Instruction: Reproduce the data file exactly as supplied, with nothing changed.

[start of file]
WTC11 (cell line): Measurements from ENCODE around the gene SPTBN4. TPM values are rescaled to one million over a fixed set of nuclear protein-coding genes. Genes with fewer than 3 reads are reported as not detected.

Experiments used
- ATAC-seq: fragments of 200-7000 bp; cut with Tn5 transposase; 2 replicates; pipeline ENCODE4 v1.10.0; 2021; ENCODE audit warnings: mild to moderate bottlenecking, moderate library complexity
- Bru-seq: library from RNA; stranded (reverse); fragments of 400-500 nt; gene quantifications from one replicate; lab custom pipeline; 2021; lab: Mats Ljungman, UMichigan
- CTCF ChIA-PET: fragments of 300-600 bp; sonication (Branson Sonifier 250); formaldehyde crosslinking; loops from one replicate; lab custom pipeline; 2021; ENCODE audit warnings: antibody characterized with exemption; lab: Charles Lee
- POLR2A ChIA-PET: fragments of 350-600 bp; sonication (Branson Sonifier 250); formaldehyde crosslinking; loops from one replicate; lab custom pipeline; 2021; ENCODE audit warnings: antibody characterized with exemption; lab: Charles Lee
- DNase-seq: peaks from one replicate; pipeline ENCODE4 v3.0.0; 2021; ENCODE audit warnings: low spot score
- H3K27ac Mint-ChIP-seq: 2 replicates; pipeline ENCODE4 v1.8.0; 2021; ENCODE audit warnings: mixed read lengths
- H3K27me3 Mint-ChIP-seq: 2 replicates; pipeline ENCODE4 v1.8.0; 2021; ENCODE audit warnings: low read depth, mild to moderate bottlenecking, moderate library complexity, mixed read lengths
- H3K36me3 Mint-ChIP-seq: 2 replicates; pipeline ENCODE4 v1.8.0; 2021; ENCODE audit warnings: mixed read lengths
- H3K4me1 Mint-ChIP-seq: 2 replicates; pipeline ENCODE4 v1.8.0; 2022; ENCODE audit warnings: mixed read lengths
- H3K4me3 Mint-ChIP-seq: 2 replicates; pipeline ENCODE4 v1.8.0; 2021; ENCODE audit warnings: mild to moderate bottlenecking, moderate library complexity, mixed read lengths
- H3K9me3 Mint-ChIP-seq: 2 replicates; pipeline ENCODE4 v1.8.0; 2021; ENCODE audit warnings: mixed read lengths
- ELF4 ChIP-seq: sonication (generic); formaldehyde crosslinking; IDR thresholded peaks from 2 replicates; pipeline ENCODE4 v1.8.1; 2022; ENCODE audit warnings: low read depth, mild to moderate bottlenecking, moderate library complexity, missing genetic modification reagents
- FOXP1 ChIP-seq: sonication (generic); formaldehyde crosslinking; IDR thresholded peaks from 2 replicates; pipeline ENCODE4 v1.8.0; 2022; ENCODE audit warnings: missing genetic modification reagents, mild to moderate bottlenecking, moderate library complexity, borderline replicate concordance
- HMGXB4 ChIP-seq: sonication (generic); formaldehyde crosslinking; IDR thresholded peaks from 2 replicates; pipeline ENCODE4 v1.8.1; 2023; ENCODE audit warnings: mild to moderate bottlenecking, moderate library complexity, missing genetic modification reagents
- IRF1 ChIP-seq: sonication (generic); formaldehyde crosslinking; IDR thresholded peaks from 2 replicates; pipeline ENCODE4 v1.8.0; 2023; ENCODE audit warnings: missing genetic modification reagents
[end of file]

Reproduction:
WTC11 (cell line): Measurements from ENCODE around the gene SPTBN4. TPM values are rescaled to one million over a fixed set of nuclear protein-coding genes. Genes with fewer than 3 reads are reported as not detected.

Experiments used
- ATAC-seq: fragments of 200-7000 bp; cut with Tn5 transposase; 2 replicates; pipeline ENCODE4 v1.10.0; 2021; ENCODE audit warnings: mild to moderate bottlenecking, moderate library complexity
- Bru-seq: library from RNA; stranded (reverse); fragments of 400-500 nt; gene quantifications from one replicate; lab custom pipeline; 2021; lab: Mats Ljungman, UMichigan
- CTCF ChIA-PET: fragments of 300-600 bp; sonication (Branson Sonifier 250); formaldehyde crosslinking; loops from one replicate; lab custom pipeline; 2021; ENCODE audit warnings: antibody characterized with exemption; lab: Charles Lee
- POLR2A ChIA-PET: fragments of 350-600 bp; sonication (Branson Sonifier 250); formaldehyde crosslinking; loops from one replicate; lab custom pipeline; 2021; ENCODE audit warnings: antibody characterized with exemption; lab: Charles Lee
- DNase-seq: peaks from one replicate; pipeline ENCODE4 v3.0.0; 2021; ENCODE audit warnings: low spot score
- H3K27ac Mint-ChIP-seq: 2 replicates; pipeline ENCODE4 v1.8.0; 2021; ENCODE audit warnings: mixed read lengths
- H3K27me3 Mint-ChIP-seq: 2 replicates; pipeline ENCODE4 v1.8.0; 2021; ENCODE audit warnings: low read depth, mild to moderate bottlenecking, moderate library complexity, mixed read lengths
- H3K36me3 Mint-ChIP-seq: 2 replicates; pipeline ENCODE4 v1.8.0; 2021; ENCODE audit warnings: mixed read lengths
- H3K4me1 Mint-ChIP-seq: 2 replicates; pipeline ENCODE4 v1.8.0; 2022; ENCODE audit warnings: mixed read lengths
- H3K4me3 Mint-ChIP-seq: 2 replicates; pipeline ENCODE4 v1.8.0; 2021; ENCODE audit warnings: mild to moderate bottlenecking, moderate library complexity, mixed read lengths
- H3K9me3 Mint-ChIP-seq: 2 replicates; pipeline ENCODE4 v1.8.0; 2021; ENCODE audit warnings: mixed read lengths
- ELF4 ChIP-seq: sonication (generic); formaldehyde crosslinking; IDR thresholded peaks from 2 replicates; pipeline ENCODE4 v1.8.1; 2022; ENCODE audit warnings: low read depth, mild to moderate bottlenecking, moderate library complexity, missing genetic modification reagents
- FOXP1 ChIP-seq: sonication (generic); formaldehyde crosslinking; IDR thresholded peaks from 2 replicates; pipeline ENCODE4 v1.8.0; 2022; ENCODE audit warnings: missing genetic modification reagents, mild to moderate bottlenecking, moderate library complexity, borderline replicate concordance
- HMGXB4 ChIP-seq: sonication (generic); formaldehyde crosslinking; IDR thresholded peaks from 2 replicates; pipeline ENCODE4 v1.8.1; 2023; ENCODE audit warnings: mild to moderate bottlenecking, moderate library complexity, missing genetic modification reagents
- IRF1 ChIP-seq: sonication (generic); formaldehyde crosslinking; IDR thresholded peaks from 2 replicates; pipeline ENCODE4 v1.8.0; 2023; ENCODE audit warnings: missing genetic modification reagents